As I am sure you are aware, I have directed countless plays and musicals. Honestly, I quit counting when I was around two hundred. No matter how many times I direct, however, there are certain occuramces that I experience each time.
Now listen folks, I can save you TIME if you’ll apply my lessons to your directing experience. (I probably sound your mom, don’t I? Sorry.)
1. The play or musical will always be challenging in ways I didn’t expect.
2. I require the actors to remain quiet and respectful of me and others when rehearsal is in process. I can’t creatively problem solve if there is unnecessary noise around me. It distracts me.
3. Some props, costume or set piece will cost more than was budgeted. The miscellaneous money I set aside is for this purpose. Use the miscellaneous money, if you don’t, there may not be any the next time.
4. Someone in the show won’t jibe with everyone else in the cast, even if it is a one person show. No, really. Working with people and their many personalities is tiring and challenging. The bigger the cast, the more issues arise. Some actors only think of themselves. They aren’t team players. I can’t fix a person’s personality in the time I have to rehearse and produce a show. I just smile and keep my opinion to myself until I’m at home with a glass of wine in my hand. 😊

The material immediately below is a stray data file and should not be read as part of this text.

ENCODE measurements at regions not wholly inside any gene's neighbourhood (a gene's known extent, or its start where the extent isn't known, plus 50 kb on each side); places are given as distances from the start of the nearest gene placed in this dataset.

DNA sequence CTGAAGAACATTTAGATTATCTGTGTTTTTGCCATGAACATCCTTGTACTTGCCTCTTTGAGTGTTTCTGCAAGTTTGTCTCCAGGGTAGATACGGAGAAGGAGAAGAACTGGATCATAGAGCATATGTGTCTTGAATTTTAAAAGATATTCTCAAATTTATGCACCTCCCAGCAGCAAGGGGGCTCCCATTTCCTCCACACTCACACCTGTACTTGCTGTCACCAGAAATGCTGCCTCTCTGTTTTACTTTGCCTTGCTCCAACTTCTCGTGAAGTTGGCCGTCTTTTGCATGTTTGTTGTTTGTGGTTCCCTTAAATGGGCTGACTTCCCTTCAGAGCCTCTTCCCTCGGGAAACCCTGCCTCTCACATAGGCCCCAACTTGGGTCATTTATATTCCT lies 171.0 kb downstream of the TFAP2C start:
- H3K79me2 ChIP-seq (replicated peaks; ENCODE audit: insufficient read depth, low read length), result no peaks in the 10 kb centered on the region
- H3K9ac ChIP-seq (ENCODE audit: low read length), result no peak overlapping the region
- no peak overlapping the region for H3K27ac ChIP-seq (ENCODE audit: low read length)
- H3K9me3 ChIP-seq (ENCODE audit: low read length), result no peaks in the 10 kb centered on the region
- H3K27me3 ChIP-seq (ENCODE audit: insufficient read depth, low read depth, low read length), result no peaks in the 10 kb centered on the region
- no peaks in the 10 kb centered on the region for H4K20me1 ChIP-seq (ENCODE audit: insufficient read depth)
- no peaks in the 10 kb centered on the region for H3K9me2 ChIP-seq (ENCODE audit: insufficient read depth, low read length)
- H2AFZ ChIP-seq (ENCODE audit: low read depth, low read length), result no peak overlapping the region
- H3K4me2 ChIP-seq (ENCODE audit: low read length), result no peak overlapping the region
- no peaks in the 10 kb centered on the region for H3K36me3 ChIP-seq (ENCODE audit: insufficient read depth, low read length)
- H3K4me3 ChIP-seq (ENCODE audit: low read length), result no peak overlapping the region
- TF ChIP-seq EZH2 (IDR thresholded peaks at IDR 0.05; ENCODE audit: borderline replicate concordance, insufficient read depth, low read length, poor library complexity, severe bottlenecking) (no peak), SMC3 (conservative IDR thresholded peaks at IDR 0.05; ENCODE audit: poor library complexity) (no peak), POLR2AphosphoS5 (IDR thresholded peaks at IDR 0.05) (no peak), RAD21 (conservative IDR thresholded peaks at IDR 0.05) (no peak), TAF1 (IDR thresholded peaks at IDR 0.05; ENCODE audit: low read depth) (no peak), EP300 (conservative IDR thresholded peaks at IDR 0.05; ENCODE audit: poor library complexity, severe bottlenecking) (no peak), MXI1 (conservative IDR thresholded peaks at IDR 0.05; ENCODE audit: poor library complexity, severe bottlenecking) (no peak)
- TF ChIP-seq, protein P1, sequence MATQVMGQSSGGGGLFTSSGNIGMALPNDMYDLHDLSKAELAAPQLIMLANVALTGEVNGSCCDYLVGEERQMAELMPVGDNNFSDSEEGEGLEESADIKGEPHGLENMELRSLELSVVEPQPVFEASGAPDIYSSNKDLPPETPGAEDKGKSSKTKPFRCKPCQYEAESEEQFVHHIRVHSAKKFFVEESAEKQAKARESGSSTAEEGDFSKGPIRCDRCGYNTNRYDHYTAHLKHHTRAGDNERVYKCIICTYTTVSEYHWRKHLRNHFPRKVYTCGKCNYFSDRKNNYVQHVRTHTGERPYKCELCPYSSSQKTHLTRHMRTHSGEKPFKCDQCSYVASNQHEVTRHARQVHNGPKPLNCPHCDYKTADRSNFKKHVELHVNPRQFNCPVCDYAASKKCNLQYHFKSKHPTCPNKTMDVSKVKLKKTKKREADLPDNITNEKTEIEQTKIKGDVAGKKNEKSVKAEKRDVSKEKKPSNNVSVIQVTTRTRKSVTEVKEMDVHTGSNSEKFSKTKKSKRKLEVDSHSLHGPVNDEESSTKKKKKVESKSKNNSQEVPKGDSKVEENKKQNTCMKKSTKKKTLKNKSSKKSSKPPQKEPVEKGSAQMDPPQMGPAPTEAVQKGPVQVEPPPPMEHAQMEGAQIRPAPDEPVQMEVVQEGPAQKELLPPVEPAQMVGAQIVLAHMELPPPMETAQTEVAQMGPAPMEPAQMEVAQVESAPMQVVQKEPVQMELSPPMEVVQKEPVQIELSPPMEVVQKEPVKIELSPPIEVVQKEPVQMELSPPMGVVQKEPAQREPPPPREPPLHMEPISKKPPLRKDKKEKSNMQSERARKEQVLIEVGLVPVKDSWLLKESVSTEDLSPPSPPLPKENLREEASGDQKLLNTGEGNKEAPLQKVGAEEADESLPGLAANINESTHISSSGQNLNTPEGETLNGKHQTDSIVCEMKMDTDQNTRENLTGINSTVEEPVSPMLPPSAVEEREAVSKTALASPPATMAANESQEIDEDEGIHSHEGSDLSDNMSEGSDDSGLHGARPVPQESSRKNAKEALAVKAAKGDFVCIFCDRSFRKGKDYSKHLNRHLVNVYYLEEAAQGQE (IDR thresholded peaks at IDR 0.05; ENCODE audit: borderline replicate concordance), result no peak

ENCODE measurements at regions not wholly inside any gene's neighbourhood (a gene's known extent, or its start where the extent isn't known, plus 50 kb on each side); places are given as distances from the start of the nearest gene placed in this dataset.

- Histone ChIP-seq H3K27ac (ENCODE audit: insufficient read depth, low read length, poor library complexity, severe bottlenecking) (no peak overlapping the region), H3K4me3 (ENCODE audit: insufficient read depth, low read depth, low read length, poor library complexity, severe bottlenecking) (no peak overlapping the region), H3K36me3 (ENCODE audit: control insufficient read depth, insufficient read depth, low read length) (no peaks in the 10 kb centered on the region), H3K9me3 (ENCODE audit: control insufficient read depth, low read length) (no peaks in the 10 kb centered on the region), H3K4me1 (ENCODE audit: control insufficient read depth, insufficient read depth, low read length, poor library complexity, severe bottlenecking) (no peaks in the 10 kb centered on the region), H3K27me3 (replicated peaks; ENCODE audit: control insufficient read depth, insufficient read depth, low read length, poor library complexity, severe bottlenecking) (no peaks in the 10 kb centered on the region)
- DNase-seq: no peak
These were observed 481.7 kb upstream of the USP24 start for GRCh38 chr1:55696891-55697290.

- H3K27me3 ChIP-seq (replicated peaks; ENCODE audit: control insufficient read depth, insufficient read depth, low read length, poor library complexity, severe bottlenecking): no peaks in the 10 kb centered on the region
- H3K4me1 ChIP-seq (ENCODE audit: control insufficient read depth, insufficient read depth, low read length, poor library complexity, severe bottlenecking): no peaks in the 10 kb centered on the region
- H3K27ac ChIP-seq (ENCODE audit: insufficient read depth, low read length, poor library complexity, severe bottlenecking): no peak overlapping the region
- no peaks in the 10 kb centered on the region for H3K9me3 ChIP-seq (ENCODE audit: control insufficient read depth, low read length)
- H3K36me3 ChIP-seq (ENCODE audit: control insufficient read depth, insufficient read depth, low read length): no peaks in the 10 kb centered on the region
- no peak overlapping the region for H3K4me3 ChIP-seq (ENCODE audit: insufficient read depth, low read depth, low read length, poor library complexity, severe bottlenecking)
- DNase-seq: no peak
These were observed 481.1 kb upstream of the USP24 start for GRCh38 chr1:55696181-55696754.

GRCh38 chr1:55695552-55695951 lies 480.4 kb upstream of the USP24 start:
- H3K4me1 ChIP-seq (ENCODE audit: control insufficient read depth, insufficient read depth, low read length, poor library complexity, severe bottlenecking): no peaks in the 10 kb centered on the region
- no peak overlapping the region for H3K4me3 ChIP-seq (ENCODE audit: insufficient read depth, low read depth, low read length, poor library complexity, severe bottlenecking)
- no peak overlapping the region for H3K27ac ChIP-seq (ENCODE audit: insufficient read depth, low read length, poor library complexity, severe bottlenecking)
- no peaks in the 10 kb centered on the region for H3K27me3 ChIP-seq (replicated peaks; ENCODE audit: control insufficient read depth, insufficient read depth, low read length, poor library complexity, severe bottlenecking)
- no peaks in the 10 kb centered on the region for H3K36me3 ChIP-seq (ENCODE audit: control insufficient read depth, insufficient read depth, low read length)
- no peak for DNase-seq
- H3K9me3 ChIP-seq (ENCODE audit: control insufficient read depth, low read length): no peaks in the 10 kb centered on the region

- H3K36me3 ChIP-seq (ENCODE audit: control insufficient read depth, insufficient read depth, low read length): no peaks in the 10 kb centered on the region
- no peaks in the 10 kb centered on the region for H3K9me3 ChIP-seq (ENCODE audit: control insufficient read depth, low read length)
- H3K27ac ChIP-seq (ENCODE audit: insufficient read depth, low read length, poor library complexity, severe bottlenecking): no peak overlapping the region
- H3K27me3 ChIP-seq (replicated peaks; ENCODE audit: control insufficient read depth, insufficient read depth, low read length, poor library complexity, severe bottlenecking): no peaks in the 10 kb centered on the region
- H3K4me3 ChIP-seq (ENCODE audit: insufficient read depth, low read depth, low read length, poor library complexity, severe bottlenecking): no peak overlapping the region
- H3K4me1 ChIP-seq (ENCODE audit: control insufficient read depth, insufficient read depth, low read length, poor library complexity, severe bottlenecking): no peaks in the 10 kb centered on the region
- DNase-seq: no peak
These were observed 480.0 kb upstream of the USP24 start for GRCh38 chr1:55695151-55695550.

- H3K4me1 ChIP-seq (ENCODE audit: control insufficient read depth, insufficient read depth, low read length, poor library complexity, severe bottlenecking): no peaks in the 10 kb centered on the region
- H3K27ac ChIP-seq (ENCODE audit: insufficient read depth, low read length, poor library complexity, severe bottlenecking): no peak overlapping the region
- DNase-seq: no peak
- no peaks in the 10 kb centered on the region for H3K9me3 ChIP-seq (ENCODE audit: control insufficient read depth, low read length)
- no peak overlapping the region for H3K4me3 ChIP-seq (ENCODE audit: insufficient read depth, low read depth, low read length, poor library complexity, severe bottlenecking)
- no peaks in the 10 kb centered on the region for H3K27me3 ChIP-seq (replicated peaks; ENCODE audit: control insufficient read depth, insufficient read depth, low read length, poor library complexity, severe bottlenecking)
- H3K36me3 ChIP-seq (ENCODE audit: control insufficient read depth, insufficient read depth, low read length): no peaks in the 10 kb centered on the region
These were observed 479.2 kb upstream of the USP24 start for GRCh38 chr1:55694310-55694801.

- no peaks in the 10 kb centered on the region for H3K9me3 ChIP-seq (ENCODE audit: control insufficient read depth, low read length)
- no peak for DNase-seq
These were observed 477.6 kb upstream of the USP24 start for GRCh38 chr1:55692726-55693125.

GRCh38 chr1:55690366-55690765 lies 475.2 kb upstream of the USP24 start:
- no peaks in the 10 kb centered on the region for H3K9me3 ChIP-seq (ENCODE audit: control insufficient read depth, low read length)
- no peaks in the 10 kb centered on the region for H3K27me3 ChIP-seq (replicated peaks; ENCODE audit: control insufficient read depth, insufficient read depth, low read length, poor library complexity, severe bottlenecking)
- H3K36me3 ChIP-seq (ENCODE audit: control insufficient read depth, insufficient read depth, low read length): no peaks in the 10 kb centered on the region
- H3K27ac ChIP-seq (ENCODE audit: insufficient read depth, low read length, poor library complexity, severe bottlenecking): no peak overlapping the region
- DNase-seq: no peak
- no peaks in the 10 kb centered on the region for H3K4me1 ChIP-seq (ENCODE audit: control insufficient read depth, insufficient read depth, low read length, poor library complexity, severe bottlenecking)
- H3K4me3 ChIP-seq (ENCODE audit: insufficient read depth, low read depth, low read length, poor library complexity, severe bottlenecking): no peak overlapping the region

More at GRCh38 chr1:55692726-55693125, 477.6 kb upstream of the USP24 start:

5. Usually, I can direct a particular actor in a creative and inspire manner. But, sometimes NOTHiNG will work until the opening night curtain closes. Just as there can be a nonteam player in my cast, it’s not unusual to have someone who resists my direction. Some people lack confidence and novices are some of the most reluctant to trust me. However, once a show opens I find that a person’s resistance to my direction eases. I wait for them to come to me, then I try to direct them again.
Diary of Anne Frank March 2012
6. Actors can be challenged to attempt far more than is asked of them and I require a lot. “People don’t care how much you know, until they know much you care” is a motto I live by. Socializing with my cast, asking them about their day, job, school life or family helps me. Creating a safe environment in which to take risks is essential. Just think about it–some people are never challenged at their jobs, complimented or acknowledged. I can do that for them. What a heady experience that must be for someone.
7. If I rehearse the cast in a methodical and steady manner, we will make opening night in good shape. I don’t like to over rehearse or if I am acting, to be over rehearsed myself. Usually play can be rehearsed in three or four weeks with an additional week for tech. A musical will take about six weeks to ready. That’s enough!
8. I always warm up my actors or ask that they warm up prior to the curtain each night. It is tough to focus at the beginning of a rehearsal. I ask my actor to socialize prior to rehearsal time, so we can begin on time and end on time.
I love to direct, I honestly do. My resume is proof of that.
Go to the next post and find the rest of my lessons I learned to make directing less stressful.
Contact me at Dhcbaldwin@gmail.com or Deborahbaldwin.net
You can find my award winning book at: https://www.amazon.com/Bumbling-Bea-Deborah-Baldwin/dp/1500390356/ref=sr_1_1?ie=UTF8&qid=1476890703&sr=8-1&keywords=bumbling+bea